I AM in John

I AM in John

The purpose of this post is to explore the times when Jesus uses “I am” in the Book of John.  I think this adds to John’s purpose of proving that Jesus is the Messiah.  There are some loose groupings of how/when Jesus used the term.  I will not try and list all of the verses but will leave that up to you and a concordance or a Bible app like BibleGateway. 

We use the phrase “I am” in our speech with other people frequently.  In Exodus 3:14 the Almighty God choose this phase as the name He wanted Moses and the Israelites to know Him by.  As with many translations, our English thoughts and ancient Hebrew usage can yield slightly different meanings.  (see I AM – Exodus) But think about it the next time you introduce yourself to someone or announce that you are going somewhere.

To non-Jews    Jesus used this phrase when He was talking to the Samaritan Woman and to Pilate.  These were at the beginning and end of His earthly ministry.  Jesus affirmed to the Woman that He was the Messiah and to Pilate that He was a King – John 4:26/18:37.  

What Jesus Said About Himself This is the reason I started thinking about this post.  I know there are other sources that will only list seven of these.  (Seldom am I in perfect harmony with them.)  Remember, this is just from the Gospel of John.  They will be out of order.

  1. 8:58 – before Abraham was born, I am (NIV).  The 8th chapter of John has eleven times when Jesus uses “I am”.  This is the only time that Jesus actually declares He is God.  This was done at the end of a long conversation with the Jews in the Temple.  They were going to stone Him and He “slipped away”.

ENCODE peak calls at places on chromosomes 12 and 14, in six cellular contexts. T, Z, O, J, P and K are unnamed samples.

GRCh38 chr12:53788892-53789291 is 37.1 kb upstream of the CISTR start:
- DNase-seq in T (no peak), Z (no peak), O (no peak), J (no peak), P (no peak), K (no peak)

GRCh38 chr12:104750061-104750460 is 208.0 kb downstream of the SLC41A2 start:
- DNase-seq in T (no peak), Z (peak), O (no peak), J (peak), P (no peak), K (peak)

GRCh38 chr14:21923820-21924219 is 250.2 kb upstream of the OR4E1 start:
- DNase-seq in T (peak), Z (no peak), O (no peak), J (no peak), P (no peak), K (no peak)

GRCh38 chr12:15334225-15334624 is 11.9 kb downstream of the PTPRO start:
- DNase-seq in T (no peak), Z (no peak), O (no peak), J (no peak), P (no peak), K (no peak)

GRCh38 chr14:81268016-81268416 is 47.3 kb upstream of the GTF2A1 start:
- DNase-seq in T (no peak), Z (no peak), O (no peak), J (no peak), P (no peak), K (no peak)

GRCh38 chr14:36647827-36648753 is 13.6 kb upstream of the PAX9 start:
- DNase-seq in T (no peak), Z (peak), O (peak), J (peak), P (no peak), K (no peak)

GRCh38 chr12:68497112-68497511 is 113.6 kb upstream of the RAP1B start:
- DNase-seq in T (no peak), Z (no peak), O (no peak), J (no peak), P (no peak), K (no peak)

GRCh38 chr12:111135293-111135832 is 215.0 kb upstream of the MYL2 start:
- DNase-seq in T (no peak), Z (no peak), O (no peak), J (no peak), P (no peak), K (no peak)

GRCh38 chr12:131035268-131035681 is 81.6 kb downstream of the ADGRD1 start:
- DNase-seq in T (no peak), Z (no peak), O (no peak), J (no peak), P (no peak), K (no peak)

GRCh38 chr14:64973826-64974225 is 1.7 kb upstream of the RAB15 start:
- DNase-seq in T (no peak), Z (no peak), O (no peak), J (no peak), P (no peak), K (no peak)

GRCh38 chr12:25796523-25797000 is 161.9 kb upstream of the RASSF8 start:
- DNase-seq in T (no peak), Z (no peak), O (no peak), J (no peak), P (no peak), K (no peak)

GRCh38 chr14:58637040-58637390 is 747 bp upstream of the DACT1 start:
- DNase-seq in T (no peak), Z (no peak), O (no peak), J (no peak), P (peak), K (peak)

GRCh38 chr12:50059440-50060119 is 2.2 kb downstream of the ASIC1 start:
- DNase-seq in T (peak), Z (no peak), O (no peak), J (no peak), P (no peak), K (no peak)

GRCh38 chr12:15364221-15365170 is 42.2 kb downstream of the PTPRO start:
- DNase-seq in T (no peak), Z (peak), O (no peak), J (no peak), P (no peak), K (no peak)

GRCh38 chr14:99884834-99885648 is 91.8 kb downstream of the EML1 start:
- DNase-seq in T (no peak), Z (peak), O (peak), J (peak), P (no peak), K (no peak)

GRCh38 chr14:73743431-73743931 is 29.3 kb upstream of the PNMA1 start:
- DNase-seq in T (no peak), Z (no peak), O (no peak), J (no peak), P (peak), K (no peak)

2. 4:26 – He told the woman at the well that He was the Messiah.
  3. 18:37 – Pilate He was a King.
  4. 6:35 This was after He fed the 5,000.  He identified as the Bread of Life (manna).
  5. 8:12 In the Temple.  He is the Light of the World.  Jesus says this again in 9:5 as He is healing the man born blind.
  6. 10:7+9 This is with the “man born blind” – Jesus is the Gate for the Sheep.    
  7. 10:11 He is the Good Shepherd.
  8. 10:36 He is God’s Son.
  9. 11: 25 He is the Resurrection and the Life.  This was said as He was raising Lazarus and going to Jerusalem for His final Passover.
  10. 13: 13 Jesus quotes the disciples calling Him Teacher and Lord.  
  11. 15:1+5 He calls Himself the True Vine.  This was in His last meal on Thursday of Holy Week.        
  12. 14: 10,11, and 20 Jesus says He is in the Father.  Even without this one, I am over the seven.